The second is as a cheap hack for creating datasets. I entered “Jesus” in and got a state by state list of who searched for Jesus. It looked a lot like my state-by-state map of religiousity. The correlates were all things like “Apostle”, “Paul”, “preaching”, and for some reason “Abednego”, who is a very minor Biblical character who has no business being in the top ten correlates of Jesus at all. If you wanted to make a cheap map of state-religiosity in order to correlate to parasite load or whatever, Google Trends seems like a plausible method.

On the other hand, I tried to see if I could recreate their state map of parasite load. I asked it to correlate “metronidazole”, a medication commonly used in the treatment of parasitic diseases, on the grounds that people with parasites would be prescribed metronidazole and then look it up to see if it was safe. The result looked only a little like my map of state-by-state parasite data, and the number one correlated search term (r = .89) was “Is Lil’ Wayne gay?”

Figure 5: Correlation between curiosity over Lil’ Wayne’s sexual orientation and interest in the anti-parasitic medication metronidazole. Whatever my case was, I hereby rest it.

So if nothing else, this exercise has proven my suspicion that the sort of people who worry about whether Lil’ Wayne is gay are, in fact, crawling with parasites.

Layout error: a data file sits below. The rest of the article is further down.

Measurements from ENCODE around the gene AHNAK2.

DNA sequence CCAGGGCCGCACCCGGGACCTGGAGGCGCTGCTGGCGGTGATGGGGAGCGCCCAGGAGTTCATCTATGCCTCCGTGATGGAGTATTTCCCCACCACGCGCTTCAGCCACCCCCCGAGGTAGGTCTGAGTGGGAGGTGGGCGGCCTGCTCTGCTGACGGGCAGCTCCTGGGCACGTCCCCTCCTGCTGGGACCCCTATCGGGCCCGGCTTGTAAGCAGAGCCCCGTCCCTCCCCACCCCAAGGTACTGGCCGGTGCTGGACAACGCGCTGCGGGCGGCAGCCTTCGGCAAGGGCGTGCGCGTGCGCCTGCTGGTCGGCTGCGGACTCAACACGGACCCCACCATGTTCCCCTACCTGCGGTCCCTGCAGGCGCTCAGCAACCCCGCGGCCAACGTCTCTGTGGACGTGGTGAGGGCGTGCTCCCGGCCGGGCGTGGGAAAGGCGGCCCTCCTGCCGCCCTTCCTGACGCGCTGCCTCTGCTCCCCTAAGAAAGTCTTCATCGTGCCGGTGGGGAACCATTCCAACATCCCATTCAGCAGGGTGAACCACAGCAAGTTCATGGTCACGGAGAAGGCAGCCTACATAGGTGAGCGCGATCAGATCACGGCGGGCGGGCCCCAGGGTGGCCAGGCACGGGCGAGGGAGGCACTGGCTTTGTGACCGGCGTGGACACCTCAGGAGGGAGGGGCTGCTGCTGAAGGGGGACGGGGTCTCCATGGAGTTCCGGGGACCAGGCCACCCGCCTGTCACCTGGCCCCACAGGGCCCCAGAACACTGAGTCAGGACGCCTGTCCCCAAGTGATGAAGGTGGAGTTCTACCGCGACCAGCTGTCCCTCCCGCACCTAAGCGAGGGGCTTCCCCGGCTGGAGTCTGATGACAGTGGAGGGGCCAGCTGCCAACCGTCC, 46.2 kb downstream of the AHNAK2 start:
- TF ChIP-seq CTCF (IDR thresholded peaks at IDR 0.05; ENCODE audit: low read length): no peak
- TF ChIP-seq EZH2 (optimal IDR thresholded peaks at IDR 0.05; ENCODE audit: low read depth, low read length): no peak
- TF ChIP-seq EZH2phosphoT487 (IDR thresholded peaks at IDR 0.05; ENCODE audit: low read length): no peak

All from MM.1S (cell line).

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5 Responses to Google Correlate does not imply Google Causation

  1. Luke Somers says:

    > and for some reason “Abednego”, who is a very minor Biblical character who has no business being in the top ten correlates of Jesus at all.

    But he’s so hot!

  2. gwern says:

    Utilitarian ethics demand that we invade Mexico and seize all their citruses:

  3. Anonymous says:

    > So if nothing else, this exercise has proven my suspicion that the sort of people who worry about whether Lil’ Wayne is gay are, in fact, crawling with parasites.

    With this and “It is quite uncontroversial among historians that Lincoln attempted to summon the dead,” I’m quite enthralled by your abilities at obviously joking statements which are quite literally true.

  4. Julia says:

    Rotary cutters are mainly used to cut fabric for quilting. I’m not surprised that correlates with the Bible belt.

  5. Andrew Rettek says:

    You’ve convinced me that correlations are weaker evidence than I thought. They are useful bit of evidence, but I would want to have a reason to privilege the hypothesis first.